I was dying to ask if their spouses (of many decades, in most cases) were really the loves of their lives. As it turns out, this was true for some and not for others. In both cases, though, they kept trying to make their marriages work. I got the sense from their responses that after they had children, their marriages became much less important to their happiness than the overall nuclear family dynamic. This focus on the family unit, however, did not mean their sexual and romantic passion vanished. They still longed to be wooed and pursued. They still experienced intense attraction to people who were not their spouses and continue to experience intense attraction for others to this day. Of course, sex becomes more tiresome, as well as masturbation, but their desire for companionship is just as prominent as it was during the height of their youth.

Being old brought a lot of advantages: more time, more perspective, less hustling to be the best and most successful, and an urgency to strengthen the important relationships in her life.

My interviewees’ thoughts on beauty and aging were also varied — their physical appearance only mattered insofar as it mattered to them when they were younger. Those who were valued for their good looks or athleticism experienced much more grief in regards to their current bodies than those who derived confidence from qualities that were much less time-fixed. One interviewee, for example, was well-known in her community for being a writer and columnist in local newspapers. When I asked her if she was saddened by her aging appearance, she responded, “Well, I never thought I was pretty to begin with so, no.” The ones who did experience greater negative emotions about aging, though, shared that the peak of that grief occurred in their 70s and has diminished since then.

The same woman who told me she wasn’t bothered by her aging appearance also shared that she wasn’t afraid of death but of dying. I found this to be a profound distinction. She believed in an afterlife, as one might expect given that she belongs to a church. She felt sure that she would, in one way or another, be well taken care of after her time here came to an end. She is still very physically and mentally healthy, so it was that final leg of her journey that worried her. Would she be restricted to a hospital bed, just a mess of tubes and needles? Would she still recognize family and friends? Would she be in constant pain? Being old didn’t bother her until it affected the quality of her life in an incredibly detrimental way. In fact, being old, she shared, brought a lot of advantages: more time, more perspective, less hustling to be the best and most successful, and an urgency to strengthen the important relationships in her life.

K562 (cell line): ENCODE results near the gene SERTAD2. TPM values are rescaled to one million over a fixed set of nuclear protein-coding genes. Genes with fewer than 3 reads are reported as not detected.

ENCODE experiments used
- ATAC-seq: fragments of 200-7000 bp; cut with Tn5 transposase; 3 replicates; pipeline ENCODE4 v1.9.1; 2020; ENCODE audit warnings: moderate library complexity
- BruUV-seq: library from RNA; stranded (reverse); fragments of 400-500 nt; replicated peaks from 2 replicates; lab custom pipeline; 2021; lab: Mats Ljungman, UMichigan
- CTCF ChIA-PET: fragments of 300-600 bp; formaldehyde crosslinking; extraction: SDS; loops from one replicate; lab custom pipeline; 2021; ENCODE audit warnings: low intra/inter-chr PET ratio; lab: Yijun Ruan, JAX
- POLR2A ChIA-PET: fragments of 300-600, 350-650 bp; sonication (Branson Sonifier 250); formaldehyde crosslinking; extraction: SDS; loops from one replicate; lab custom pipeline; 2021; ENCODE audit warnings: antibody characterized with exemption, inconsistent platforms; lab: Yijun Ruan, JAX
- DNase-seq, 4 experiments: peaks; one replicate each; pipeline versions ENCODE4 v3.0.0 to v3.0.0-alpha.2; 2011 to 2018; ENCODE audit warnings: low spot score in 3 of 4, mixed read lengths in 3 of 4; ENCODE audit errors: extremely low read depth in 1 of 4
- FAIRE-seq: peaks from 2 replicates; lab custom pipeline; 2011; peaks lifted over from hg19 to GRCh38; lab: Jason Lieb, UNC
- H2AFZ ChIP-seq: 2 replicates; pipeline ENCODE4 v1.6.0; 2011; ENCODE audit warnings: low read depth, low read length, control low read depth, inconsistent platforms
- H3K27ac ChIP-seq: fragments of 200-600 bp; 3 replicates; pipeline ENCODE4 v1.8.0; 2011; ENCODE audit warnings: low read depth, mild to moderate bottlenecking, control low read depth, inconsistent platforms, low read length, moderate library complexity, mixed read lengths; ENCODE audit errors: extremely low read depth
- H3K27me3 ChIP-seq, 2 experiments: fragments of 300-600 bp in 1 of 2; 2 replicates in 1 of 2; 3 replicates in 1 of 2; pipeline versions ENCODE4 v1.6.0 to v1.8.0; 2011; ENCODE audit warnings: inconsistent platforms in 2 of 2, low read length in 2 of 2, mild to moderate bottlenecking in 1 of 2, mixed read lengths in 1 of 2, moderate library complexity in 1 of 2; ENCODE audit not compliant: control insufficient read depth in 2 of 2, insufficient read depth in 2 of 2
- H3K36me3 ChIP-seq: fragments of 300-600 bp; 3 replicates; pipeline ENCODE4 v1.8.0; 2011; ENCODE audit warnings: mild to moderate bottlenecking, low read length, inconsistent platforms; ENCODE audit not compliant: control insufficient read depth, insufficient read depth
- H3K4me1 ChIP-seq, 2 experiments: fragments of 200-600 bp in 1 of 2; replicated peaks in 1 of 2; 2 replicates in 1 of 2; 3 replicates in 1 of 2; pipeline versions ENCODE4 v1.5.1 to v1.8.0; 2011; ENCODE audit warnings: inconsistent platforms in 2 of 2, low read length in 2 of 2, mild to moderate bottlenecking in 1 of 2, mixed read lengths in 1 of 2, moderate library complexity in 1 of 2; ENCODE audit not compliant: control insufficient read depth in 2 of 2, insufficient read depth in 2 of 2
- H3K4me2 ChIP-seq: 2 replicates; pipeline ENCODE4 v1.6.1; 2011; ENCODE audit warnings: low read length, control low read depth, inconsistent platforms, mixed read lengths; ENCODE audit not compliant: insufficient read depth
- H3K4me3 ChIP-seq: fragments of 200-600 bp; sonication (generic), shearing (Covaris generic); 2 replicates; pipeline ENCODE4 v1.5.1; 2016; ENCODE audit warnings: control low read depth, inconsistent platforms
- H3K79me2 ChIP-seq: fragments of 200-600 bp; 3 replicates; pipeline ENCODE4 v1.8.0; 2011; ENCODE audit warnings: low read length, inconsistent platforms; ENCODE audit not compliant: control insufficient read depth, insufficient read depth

The radical relationship-based orientation of all my subjects caught me by surprise. As someone entering the height of my career, I expend much more energy on work than on relationships. And when I imagine my future, I envision what I will have accomplished rather than the quality of my interactions with those who are most important to me. These 90-something-year-olds emphasize the opposite when they look back on their lives. Their joys and regrets have nothing to do with their careers, but with their parents, children, spouses, and friends. Put simply, when I asked one person, “Do you wish you accomplished more?” He responded, “No, I wished I loved more.”

My conversations challenged me. I certainly won’t be giving up my job to hang out with my family more because I also recognize that satisfying careers and financial stability are great sources of fulfillment — which, in turn, affect family well-being. But these different perspectives helped me focus on what really matters in the face of competing responsibilities and priorities. That sermon really does not have to be the best sermon in the world when my son is starving for my attention. My husband really does not need to get the highest-paying job he can find if that means I can spend more time with him.